It has taken the week to even begin to be able to put into words what I and a handful of other parents and public school advocates witnessed.  In fact, I wouldn’t have believed it, had I not seen it for myself.

As was initially reported in the Wait, What? blog post entitled, “Malloy-Wyman Administration ramp-up attack on parents who opt their children out of the Common Core SBAC testing fiasco,” a group of targeted Connecticut public school superintendents and principals were ordered to attend a mandatory meeting at the Department of Education to discuss their failure last sprin, to stop enough parents from opting their children out of the unfair, inappropriate and discriminatory Common Core SBAC testing scheme.

Thanks to the anti-local control, authoritarian policies being pushed by Governor Dannel Malloy, Lt. Governor Nancy Wyman and their Commissioner of Education, the Connecticut State Department of Education summoned a group of local school administrators to a “roundtable discussion on family and community engagement strategies” on Monday, February 29, 2016 from 3:00 – 4:30 at the State Office Building in Hartford. The session was presented as a mechanism to enhance the communication skills of school administrators so that they could do a better job of ensuring that no more than 4.9 percent of public school parents opt their children out of the Common Cores testing mania.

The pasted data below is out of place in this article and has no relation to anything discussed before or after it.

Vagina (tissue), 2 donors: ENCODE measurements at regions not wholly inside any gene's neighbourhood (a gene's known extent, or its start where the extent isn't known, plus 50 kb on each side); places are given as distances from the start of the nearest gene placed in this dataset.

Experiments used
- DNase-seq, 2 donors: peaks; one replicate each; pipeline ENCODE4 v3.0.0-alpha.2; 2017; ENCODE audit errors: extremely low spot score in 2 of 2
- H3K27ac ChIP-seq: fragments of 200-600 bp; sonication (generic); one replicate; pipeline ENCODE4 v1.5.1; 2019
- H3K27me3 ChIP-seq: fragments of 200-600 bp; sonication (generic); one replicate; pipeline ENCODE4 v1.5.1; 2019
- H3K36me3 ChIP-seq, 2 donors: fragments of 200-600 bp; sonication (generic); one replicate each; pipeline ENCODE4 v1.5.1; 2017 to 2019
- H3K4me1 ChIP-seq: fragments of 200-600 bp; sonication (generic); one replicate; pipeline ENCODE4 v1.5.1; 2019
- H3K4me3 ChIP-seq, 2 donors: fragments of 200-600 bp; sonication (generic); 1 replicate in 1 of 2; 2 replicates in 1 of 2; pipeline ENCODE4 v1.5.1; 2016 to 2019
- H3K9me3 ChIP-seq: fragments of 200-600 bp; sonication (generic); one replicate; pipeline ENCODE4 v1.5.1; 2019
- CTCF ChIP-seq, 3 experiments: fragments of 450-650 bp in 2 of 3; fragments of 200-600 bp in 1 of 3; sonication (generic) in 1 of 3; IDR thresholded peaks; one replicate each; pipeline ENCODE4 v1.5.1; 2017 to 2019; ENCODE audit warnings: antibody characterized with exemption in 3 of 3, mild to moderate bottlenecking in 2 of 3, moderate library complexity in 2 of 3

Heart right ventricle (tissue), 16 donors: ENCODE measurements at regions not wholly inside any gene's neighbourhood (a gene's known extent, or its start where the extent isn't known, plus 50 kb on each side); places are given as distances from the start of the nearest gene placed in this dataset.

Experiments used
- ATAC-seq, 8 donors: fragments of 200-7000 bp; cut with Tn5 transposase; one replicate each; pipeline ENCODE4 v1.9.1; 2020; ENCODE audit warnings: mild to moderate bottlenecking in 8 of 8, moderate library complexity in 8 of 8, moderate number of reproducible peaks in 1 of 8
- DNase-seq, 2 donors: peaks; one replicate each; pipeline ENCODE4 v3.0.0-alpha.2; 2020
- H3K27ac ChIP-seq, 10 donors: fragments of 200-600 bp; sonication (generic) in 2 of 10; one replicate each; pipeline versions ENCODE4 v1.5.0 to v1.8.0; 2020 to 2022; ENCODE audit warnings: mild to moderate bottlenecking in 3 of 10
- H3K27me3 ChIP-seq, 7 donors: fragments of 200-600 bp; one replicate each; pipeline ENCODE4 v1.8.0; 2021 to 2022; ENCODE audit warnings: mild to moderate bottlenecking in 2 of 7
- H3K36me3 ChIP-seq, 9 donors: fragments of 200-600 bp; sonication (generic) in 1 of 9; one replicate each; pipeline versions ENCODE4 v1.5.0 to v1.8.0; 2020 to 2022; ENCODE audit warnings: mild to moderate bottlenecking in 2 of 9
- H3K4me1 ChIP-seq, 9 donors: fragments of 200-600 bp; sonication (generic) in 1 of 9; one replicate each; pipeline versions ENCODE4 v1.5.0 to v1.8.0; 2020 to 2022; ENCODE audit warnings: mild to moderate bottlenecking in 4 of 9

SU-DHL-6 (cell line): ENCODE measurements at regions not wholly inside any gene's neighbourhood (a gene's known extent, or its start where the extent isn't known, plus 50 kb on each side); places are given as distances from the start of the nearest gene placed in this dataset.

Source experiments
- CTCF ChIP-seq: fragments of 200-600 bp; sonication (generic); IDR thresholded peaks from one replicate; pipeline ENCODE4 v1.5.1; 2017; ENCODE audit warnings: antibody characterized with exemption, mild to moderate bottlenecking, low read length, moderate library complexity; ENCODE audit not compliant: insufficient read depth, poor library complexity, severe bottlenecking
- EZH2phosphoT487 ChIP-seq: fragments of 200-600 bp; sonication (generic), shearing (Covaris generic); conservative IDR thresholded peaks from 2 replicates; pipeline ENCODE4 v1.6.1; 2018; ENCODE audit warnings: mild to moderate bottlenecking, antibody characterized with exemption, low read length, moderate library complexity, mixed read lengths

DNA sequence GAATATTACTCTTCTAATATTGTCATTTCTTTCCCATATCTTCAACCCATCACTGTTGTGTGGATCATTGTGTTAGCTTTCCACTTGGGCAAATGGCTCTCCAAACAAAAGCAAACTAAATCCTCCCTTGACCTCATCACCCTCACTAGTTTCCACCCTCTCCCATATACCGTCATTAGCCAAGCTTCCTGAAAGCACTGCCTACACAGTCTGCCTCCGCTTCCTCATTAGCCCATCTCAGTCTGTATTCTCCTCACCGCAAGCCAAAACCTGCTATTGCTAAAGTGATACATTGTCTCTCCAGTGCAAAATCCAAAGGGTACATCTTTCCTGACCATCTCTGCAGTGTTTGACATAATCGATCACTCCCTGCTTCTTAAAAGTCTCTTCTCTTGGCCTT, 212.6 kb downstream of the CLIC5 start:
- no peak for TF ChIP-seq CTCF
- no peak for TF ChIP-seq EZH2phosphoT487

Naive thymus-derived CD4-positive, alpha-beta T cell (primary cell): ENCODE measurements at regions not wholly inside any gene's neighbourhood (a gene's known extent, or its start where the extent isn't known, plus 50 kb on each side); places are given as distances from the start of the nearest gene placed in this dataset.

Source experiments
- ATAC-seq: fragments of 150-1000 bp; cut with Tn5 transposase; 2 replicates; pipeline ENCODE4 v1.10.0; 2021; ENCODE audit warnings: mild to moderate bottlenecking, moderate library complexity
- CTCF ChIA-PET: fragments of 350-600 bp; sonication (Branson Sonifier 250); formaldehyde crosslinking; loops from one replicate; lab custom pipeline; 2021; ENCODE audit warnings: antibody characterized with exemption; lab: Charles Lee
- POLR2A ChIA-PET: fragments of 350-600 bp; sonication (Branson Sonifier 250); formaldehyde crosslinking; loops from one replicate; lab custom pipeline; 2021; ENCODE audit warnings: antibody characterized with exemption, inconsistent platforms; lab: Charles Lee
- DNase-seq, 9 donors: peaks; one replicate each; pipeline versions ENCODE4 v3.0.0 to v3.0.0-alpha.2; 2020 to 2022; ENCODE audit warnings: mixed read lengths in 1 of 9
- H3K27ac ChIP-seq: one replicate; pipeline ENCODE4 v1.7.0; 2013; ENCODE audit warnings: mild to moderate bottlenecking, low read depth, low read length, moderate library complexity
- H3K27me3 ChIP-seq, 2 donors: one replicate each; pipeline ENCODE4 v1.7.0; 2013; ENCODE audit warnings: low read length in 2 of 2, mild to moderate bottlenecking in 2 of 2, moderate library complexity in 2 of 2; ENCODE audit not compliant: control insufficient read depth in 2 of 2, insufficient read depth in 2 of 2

After claiming that the meeting was actually a workshop, the State Department of Education told numerous parents and members of the public that they could not participate or even attend the “roundtable discussion on family and community engagement strategies.”

The state agency was clear – family and community were not welcome to attend or participate in a discussion about how to promote family and community engagement.

Finally, hours before the meeting was to begin, the State Department of Education reversed course or “clarified” its position saying that the public could come and watch, but would not be allowed to participate.

To call the event a roundtable would be … well more than a bit disingenuous.